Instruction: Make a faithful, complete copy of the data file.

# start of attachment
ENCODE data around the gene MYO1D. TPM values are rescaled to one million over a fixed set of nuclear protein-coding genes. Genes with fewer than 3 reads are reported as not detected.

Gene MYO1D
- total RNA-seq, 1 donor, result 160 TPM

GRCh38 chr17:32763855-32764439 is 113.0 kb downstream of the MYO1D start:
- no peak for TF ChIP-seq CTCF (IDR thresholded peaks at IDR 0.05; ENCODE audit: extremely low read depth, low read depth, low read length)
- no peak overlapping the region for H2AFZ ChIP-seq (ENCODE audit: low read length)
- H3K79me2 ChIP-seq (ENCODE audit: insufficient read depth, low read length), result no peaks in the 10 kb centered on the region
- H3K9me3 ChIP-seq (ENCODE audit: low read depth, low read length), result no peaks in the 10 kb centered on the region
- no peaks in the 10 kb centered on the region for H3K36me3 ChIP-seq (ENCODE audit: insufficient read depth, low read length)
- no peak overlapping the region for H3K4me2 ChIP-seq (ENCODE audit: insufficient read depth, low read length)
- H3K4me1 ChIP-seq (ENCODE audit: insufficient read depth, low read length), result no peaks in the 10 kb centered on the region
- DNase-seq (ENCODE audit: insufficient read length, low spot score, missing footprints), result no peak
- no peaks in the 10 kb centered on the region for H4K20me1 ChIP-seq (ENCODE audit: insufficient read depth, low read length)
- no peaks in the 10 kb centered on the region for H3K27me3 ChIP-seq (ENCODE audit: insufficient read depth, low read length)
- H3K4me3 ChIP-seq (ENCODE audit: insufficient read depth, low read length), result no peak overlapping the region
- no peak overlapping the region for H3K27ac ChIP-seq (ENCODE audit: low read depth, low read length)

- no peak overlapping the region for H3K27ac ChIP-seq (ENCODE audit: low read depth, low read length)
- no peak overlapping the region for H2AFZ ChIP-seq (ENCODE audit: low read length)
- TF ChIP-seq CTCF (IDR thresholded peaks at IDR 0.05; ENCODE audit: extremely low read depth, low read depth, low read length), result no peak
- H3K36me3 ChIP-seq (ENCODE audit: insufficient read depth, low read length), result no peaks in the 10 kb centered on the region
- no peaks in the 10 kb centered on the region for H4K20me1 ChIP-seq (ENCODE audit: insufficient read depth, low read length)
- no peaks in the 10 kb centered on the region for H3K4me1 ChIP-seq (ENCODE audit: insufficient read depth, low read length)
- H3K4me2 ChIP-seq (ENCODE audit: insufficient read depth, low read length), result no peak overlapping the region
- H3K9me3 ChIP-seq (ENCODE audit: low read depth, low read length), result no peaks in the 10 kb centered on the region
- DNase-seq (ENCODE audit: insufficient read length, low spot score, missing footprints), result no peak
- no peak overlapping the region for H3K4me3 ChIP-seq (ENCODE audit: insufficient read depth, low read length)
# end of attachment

ENCODE data around the gene MYO1D. TPM values are rescaled to one million over a fixed set of nuclear protein-coding genes. Genes with fewer than 3 reads are reported as not detected.

Gene MYO1D
- total RNA-seq, 1 donor, result 160 TPM

GRCh38 chr17:32763855-32764439 is 113.0 kb downstream of the MYO1D start:
- no peak for TF ChIP-seq CTCF (IDR thresholded peaks at IDR 0.05; ENCODE audit: extremely low read depth, low read depth, low read length)
- no peak overlapping the region for H2AFZ ChIP-seq (ENCODE audit: low read length)
- H3K79me2 ChIP-seq (ENCODE audit: insufficient read depth, low read length), result no peaks in the 10 kb centered on the region
- H3K9me3 ChIP-seq (ENCODE audit: low read depth, low read length), result no peaks in the 10 kb centered on the region
- no peaks in the 10 kb centered on the region for H3K36me3 ChIP-seq (ENCODE audit: insufficient read depth, low read length)
- no peak overlapping the region for H3K4me2 ChIP-seq (ENCODE audit: insufficient read depth, low read length)
- H3K4me1 ChIP-seq (ENCODE audit: insufficient read depth, low read length), result no peaks in the 10 kb centered on the region
- DNase-seq (ENCODE audit: insufficient read length, low spot score, missing footprints), result no peak
- no peaks in the 10 kb centered on the region for H4K20me1 ChIP-seq (ENCODE audit: insufficient read depth, low read length)
- no peaks in the 10 kb centered on the region for H3K27me3 ChIP-seq (ENCODE audit: insufficient read depth, low read length)
- H3K4me3 ChIP-seq (ENCODE audit: insufficient read depth, low read length), result no peak overlapping the region
- no peak overlapping the region for H3K27ac ChIP-seq (ENCODE audit: low read depth, low read length)

- no peak overlapping the region for H3K27ac ChIP-seq (ENCODE audit: low read depth, low read length)
- no peak overlapping the region for H2AFZ ChIP-seq (ENCODE audit: low read length)
- TF ChIP-seq CTCF (IDR thresholded peaks at IDR 0.05; ENCODE audit: extremely low read depth, low read depth, low read length), result no peak
- H3K36me3 ChIP-seq (ENCODE audit: insufficient read depth, low read length), result no peaks in the 10 kb centered on the region
- no peaks in the 10 kb centered on the region for H4K20me1 ChIP-seq (ENCODE audit: insufficient read depth, low read length)
- no peaks in the 10 kb centered on the region for H3K4me1 ChIP-seq (ENCODE audit: insufficient read depth, low read length)
- H3K4me2 ChIP-seq (ENCODE audit: insufficient read depth, low read length), result no peak overlapping the region
- H3K9me3 ChIP-seq (ENCODE audit: low read depth, low read length), result no peaks in the 10 kb centered on the region
- DNase-seq (ENCODE audit: insufficient read length, low spot score, missing footprints), result no peak
- no peak overlapping the region for H3K4me3 ChIP-seq (ENCODE audit: insufficient read depth, low read length)